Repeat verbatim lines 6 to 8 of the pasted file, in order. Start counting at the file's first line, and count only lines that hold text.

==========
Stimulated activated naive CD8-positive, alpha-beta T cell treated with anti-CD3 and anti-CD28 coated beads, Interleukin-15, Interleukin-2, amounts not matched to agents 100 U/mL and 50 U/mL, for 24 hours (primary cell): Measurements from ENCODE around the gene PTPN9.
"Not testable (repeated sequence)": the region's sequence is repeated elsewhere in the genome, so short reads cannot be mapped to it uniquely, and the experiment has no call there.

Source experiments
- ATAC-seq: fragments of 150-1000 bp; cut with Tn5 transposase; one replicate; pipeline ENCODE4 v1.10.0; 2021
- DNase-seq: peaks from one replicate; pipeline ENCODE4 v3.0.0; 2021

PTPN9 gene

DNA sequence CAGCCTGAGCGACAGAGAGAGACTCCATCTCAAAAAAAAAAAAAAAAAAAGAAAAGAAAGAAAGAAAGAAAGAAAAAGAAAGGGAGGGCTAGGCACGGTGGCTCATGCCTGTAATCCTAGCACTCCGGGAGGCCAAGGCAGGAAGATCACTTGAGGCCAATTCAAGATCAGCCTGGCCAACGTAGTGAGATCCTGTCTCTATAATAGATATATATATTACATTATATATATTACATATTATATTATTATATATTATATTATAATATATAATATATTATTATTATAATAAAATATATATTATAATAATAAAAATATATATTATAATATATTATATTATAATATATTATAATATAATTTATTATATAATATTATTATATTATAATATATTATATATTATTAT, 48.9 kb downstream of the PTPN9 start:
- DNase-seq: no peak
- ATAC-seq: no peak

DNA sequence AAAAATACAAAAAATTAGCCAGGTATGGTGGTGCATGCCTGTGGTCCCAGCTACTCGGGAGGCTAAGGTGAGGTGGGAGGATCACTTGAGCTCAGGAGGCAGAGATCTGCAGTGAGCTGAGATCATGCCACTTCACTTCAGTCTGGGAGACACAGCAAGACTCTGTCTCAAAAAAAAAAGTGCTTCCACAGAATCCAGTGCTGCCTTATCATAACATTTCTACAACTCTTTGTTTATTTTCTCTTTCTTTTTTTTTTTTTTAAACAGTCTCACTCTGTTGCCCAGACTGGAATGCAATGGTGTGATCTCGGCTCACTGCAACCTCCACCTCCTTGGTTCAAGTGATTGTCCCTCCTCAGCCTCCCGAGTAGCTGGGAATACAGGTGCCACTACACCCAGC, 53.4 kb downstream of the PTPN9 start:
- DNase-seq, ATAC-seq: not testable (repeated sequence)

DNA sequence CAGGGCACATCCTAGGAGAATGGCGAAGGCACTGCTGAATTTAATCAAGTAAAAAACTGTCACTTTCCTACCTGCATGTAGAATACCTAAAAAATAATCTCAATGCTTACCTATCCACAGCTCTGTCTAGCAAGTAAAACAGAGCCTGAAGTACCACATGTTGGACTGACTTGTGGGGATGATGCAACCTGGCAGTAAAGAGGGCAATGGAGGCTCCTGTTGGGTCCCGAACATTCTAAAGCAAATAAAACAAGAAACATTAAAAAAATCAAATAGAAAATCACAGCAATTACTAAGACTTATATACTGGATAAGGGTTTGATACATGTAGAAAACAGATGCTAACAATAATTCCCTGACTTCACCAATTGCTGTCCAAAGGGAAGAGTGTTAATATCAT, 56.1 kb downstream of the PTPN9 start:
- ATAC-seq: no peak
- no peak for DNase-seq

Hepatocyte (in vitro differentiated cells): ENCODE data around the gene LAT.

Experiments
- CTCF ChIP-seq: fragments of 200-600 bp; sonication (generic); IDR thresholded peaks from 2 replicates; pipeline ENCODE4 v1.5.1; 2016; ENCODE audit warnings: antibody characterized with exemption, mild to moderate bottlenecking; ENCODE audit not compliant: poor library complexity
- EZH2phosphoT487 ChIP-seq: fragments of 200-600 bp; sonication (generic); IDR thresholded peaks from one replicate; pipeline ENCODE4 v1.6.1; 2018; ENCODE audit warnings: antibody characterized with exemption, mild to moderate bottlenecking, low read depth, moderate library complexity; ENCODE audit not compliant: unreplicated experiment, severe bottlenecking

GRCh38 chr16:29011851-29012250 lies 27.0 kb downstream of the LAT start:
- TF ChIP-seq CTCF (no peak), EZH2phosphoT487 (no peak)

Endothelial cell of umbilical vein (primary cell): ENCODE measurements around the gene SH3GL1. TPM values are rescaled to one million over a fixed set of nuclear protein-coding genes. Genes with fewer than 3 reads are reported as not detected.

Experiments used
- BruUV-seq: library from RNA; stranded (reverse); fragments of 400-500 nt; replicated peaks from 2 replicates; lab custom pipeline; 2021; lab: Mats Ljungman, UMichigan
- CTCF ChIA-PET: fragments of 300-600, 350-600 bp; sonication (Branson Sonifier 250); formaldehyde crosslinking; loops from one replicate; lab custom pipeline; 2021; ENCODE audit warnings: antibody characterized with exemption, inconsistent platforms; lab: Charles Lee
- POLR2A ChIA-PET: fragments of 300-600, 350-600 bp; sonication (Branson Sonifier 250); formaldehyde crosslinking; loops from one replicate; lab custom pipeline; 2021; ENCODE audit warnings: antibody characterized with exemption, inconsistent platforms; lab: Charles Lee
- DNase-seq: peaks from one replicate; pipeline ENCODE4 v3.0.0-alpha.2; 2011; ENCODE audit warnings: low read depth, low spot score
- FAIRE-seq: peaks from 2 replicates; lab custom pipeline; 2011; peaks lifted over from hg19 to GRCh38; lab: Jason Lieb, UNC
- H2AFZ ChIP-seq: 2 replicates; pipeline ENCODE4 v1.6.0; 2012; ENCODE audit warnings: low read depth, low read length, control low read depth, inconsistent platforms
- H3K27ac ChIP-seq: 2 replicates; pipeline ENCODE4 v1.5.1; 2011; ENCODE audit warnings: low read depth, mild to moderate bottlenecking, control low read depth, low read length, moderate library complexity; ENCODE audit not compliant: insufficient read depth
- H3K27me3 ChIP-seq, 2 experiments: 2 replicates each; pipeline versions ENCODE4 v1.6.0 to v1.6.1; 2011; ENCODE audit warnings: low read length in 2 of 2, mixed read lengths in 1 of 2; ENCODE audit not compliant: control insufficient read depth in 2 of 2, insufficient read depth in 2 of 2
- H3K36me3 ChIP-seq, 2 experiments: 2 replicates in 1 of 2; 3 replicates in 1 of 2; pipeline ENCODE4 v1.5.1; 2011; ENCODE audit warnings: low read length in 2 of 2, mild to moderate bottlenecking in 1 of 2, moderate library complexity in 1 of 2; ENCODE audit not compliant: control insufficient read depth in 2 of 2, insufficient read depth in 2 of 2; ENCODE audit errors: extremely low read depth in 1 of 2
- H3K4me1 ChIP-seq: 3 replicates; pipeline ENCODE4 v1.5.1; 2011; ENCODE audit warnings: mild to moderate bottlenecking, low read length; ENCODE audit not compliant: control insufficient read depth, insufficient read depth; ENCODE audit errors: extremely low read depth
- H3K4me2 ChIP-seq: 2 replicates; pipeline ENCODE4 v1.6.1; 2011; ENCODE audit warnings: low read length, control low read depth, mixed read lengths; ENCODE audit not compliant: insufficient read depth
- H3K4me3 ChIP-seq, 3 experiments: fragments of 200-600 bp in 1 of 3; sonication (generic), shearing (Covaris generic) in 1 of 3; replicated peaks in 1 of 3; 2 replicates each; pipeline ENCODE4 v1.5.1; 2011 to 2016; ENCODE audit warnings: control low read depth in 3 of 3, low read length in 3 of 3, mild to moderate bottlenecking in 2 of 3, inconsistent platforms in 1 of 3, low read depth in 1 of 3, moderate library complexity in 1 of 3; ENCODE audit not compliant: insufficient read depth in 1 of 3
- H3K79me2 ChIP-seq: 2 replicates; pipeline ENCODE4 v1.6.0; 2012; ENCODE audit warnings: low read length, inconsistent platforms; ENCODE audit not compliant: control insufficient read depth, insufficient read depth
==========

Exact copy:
PTPN9 gene

DNA sequence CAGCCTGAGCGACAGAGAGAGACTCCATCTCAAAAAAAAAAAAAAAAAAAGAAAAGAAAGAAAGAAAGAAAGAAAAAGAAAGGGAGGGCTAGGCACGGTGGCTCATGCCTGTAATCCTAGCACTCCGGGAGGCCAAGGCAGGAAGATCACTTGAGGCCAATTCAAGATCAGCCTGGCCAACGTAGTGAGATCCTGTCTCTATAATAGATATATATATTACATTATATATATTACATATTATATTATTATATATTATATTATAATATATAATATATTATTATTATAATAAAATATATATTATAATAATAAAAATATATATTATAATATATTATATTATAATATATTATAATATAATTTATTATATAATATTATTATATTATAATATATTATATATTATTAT, 48.9 kb downstream of the PTPN9 start:
- DNase-seq: no peak